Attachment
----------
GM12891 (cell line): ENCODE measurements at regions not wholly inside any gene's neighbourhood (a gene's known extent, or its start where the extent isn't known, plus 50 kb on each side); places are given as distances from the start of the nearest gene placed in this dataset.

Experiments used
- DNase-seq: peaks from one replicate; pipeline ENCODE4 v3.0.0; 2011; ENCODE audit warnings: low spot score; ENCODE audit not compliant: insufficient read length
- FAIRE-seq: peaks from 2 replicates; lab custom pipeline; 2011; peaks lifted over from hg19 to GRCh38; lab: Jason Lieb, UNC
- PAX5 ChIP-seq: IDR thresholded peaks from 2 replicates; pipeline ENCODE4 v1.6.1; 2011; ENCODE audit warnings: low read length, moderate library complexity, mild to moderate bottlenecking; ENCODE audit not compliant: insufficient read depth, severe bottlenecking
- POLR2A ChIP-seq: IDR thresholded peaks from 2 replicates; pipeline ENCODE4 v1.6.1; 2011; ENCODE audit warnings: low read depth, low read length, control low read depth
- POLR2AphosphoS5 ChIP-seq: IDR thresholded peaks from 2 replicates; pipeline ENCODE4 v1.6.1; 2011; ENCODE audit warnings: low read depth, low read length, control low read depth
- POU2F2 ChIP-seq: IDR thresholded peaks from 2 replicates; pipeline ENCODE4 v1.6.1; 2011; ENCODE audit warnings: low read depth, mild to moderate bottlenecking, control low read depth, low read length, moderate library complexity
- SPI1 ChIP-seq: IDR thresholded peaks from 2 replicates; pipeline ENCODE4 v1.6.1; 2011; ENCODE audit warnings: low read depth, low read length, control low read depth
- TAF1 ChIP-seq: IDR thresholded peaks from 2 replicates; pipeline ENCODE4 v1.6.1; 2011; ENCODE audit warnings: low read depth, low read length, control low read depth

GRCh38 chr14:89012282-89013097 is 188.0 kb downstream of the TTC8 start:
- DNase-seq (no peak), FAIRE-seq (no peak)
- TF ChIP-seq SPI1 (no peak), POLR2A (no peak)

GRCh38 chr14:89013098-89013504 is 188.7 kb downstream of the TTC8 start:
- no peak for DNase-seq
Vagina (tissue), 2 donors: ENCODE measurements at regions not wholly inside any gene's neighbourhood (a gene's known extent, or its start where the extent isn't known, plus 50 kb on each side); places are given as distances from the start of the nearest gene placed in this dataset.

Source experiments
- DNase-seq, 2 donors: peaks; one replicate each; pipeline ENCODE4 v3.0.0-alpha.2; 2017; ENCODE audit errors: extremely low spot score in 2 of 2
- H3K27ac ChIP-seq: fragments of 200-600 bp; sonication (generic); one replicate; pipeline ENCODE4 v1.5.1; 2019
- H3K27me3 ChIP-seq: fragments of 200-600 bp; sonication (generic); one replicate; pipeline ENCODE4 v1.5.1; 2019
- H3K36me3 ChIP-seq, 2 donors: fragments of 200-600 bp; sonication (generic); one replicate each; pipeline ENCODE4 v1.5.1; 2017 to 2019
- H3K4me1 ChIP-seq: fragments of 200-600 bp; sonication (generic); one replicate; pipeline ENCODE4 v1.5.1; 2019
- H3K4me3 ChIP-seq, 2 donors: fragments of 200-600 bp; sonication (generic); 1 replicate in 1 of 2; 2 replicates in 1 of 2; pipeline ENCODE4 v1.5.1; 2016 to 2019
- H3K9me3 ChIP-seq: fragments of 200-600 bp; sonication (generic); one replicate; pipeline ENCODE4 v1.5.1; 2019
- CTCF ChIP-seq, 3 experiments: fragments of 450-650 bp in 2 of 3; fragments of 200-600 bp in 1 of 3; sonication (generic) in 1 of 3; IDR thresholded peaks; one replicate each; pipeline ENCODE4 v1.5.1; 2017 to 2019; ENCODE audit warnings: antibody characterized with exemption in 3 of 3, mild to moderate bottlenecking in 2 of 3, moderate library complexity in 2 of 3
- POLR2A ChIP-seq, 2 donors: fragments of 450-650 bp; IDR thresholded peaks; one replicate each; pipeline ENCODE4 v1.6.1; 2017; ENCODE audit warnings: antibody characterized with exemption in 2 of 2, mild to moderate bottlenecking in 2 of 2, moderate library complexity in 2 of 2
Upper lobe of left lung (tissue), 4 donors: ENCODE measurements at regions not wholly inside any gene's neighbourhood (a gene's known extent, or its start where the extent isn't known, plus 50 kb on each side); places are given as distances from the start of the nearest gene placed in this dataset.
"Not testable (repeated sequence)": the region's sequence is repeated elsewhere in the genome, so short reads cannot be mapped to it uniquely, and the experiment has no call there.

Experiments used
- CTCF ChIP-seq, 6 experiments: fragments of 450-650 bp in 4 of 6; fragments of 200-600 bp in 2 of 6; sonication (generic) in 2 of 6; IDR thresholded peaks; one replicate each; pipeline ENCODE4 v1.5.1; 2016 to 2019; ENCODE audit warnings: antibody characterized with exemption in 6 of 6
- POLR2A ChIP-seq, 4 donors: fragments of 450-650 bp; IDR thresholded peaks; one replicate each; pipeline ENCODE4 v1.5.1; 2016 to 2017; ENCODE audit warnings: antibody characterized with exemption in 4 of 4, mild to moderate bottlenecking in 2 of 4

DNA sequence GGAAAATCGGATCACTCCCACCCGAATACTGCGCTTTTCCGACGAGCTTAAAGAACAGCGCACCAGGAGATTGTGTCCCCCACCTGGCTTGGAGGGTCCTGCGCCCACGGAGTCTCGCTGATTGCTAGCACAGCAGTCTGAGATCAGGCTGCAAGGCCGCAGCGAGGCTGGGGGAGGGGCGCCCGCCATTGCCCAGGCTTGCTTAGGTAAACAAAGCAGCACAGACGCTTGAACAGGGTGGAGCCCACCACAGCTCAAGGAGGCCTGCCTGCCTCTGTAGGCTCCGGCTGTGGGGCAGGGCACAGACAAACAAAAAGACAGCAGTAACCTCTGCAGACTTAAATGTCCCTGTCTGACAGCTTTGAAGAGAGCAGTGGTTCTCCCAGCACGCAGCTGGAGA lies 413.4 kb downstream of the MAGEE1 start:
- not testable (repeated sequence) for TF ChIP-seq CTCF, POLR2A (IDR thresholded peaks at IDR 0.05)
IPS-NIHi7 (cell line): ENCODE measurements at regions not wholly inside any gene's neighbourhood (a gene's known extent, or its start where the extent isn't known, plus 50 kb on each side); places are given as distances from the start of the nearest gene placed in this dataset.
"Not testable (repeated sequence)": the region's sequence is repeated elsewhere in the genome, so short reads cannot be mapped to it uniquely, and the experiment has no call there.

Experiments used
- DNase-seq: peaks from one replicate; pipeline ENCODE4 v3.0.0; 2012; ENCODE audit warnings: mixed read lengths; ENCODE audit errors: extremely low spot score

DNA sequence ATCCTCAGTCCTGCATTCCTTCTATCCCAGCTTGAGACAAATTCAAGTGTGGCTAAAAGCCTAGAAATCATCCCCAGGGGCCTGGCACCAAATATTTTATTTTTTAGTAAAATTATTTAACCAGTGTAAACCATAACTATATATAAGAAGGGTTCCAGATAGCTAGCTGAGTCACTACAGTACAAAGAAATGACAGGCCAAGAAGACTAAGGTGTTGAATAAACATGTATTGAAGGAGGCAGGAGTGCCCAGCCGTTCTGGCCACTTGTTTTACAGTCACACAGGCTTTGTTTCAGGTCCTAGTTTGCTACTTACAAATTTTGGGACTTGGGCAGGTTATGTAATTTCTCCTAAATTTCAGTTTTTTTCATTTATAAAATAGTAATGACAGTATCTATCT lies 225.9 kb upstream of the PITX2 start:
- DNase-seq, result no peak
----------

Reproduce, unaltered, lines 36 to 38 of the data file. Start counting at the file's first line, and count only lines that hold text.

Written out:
Experiments used
- DNase-seq: peaks from one replicate; pipeline ENCODE4 v3.0.0; 2012; ENCODE audit warnings: mixed read lengths; ENCODE audit errors: extremely low spot score

DNA sequence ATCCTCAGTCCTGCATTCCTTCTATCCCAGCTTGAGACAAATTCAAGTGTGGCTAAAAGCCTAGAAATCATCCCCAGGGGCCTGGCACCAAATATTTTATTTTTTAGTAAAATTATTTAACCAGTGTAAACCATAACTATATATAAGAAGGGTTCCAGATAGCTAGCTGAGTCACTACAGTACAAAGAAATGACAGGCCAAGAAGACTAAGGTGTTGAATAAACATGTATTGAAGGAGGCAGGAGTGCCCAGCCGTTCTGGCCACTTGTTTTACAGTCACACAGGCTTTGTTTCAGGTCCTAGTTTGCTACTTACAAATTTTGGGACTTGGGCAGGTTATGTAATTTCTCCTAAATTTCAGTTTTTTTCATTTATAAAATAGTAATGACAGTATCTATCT lies 225.9 kb upstream of the PITX2 start: